Thursday, October 4, 2012

First frost




There is something sad about a fellow who loves alpine flowers and plants from cold temperate climates generally, and who resents the winter that these plants require in order to exist. Doesn't make much sense, really: I know I should give up my resentment of frost and learn to appreciate the crisp, clean outlines of winter, her simplicity.

Everyone says we are burdened with too many things...rather than the garish displays of poppies and pansies, as we see above, I should enjoy the crisp gray outlines of the hills and the clean, crisp emptiness of winter.

And a piece of me does: I get a lot of reading done in the winter months (which I love), and get to California (which I love) and sometimes the southern Hemisphere (which I love a lot)--which is cheating I know, because I'm escaping into lushness and verdure (and summer) again.

One of my favorite poets is Antonio Machado, a wonderful Spaniard, who sings the praises of the bleak Castilian landscape at all times of year, especially winter, in muscular, elegant verse.

Last night we had frost, and killing frost is predicted the next two nights. Maybe I would resent it less if the word wasn't modified so cruelly.

Suddenly I notice the Rockies outside my bathed in gorgeous crimson Alpenglow (a mostly winter phenomenon): I give it up! Bring on the snow! Welcome winter! Bring it on!

4 comments:

  1. As one who loves studying plants, I used to get very melancholy during winter months. That was before a neighbor introduced me to winter mountain climbing. This got me out of the house to do something active. Don't think you are too old either, my old Scotsman neighbor was well into his 60's. There is nothing like a frost on balsams right before dawn. Now I live far away from any mountains and I miss them.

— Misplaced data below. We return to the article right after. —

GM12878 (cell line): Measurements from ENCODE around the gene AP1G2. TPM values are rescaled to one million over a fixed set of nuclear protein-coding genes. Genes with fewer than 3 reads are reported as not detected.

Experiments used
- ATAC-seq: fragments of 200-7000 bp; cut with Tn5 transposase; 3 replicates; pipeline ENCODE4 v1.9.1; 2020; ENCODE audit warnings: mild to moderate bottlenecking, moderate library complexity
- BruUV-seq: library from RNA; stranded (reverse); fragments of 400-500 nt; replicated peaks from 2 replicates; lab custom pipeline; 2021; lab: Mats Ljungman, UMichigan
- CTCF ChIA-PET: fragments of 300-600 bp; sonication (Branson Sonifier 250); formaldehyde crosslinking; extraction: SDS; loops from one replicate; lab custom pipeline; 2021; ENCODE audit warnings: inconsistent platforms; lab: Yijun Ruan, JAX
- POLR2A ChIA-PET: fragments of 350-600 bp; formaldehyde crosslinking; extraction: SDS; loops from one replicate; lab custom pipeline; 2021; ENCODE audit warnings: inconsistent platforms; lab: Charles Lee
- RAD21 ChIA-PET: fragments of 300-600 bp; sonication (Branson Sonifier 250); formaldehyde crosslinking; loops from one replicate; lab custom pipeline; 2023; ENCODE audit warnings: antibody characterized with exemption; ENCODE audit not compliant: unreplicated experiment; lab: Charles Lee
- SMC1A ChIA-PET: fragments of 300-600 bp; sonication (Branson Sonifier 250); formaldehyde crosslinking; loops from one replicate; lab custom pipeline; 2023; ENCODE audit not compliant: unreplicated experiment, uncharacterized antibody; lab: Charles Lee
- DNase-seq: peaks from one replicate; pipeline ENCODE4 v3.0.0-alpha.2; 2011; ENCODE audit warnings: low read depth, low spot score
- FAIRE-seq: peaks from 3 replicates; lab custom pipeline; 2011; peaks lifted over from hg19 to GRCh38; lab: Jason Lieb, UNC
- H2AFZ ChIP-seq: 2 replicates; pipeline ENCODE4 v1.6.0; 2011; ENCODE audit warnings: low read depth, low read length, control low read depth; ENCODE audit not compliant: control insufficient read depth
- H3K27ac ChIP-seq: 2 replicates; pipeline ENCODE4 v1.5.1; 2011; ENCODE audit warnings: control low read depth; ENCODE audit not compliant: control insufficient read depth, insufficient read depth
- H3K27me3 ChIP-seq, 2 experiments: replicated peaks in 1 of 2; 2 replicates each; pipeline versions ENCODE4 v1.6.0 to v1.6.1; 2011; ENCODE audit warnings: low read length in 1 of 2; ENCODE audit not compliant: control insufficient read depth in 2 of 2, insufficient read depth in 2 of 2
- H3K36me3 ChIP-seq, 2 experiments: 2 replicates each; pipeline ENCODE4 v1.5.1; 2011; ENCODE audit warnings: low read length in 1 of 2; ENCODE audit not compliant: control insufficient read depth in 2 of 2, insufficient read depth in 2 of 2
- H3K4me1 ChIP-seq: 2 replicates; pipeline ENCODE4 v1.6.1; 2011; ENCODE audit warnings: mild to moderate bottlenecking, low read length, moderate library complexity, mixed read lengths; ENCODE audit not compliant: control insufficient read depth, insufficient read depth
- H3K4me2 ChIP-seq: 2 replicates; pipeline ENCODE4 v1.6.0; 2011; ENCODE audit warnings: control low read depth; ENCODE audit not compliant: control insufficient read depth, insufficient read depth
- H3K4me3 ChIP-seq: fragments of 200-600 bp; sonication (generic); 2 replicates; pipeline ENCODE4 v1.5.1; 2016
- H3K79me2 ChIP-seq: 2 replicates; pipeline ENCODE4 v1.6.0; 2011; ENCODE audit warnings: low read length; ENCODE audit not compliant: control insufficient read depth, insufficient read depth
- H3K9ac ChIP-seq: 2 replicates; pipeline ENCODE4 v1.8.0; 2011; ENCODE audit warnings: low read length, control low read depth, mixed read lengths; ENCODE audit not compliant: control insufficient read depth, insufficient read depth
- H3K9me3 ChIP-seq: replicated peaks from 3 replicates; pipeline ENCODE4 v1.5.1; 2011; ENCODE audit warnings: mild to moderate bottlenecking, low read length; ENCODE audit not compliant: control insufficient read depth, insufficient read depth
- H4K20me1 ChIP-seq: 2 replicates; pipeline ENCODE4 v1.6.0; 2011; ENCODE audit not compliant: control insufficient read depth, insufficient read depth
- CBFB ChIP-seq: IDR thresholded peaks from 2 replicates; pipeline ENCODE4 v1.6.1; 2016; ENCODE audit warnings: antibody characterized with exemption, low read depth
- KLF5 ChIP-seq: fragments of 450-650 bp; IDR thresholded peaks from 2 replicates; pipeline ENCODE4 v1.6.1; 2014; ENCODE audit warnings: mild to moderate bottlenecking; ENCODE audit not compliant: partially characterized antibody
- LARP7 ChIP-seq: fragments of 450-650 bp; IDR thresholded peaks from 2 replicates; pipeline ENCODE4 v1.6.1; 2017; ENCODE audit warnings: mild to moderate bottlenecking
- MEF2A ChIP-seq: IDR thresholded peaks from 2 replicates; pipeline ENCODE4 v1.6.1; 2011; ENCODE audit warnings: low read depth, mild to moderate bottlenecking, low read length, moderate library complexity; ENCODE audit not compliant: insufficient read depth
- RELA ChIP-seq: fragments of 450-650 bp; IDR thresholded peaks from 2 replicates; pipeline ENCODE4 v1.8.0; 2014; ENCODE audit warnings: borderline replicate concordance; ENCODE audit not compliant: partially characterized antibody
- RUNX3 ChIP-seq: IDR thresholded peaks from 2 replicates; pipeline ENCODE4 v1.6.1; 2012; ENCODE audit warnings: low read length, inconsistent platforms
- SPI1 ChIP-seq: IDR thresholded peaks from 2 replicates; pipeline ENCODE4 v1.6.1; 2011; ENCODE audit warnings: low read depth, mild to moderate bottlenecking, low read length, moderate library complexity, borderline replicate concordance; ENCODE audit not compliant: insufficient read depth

James

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  2. Frost is only fall, not winter. Why mot enjoy the frosts of fall? Plus, in Denver, you'll probably get a few more 80's and many more sunny, dry 70's to make winter interesting.

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  3. Thank you, James and David, for your encouragement: I'm not really a depressive type--and make the best of the winter months. And as I hinted, I do have an appreciation for neutral colors and quietude...and I do escape it all rather more frequently than I imply.

    Your comments are more than valid: I admit I have an attitude problem, but my final sentence was sincere: there are facets of the dark months that I really relish--I must simply focus more on those!

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  4. I think the key to happiness during long winters is getting outside. At least for those of us who can't escape to a warmer climate.

    Below is a link showing hoar frost on Balsams.

    Imagine walking through a grove of Balsams in the dark just before dawn. You have only a head lamp to light the way. The lamp shows the gleaming crystals that appear like uncountable diamonds covering these magnificent trees. The cold air is so clear it heightens the senses. The smell when you brush against a branch is of Christmas. This is what I miss about the mountains.

    http://www.flickr.com/photos/snapdraggin/905631691/

    James

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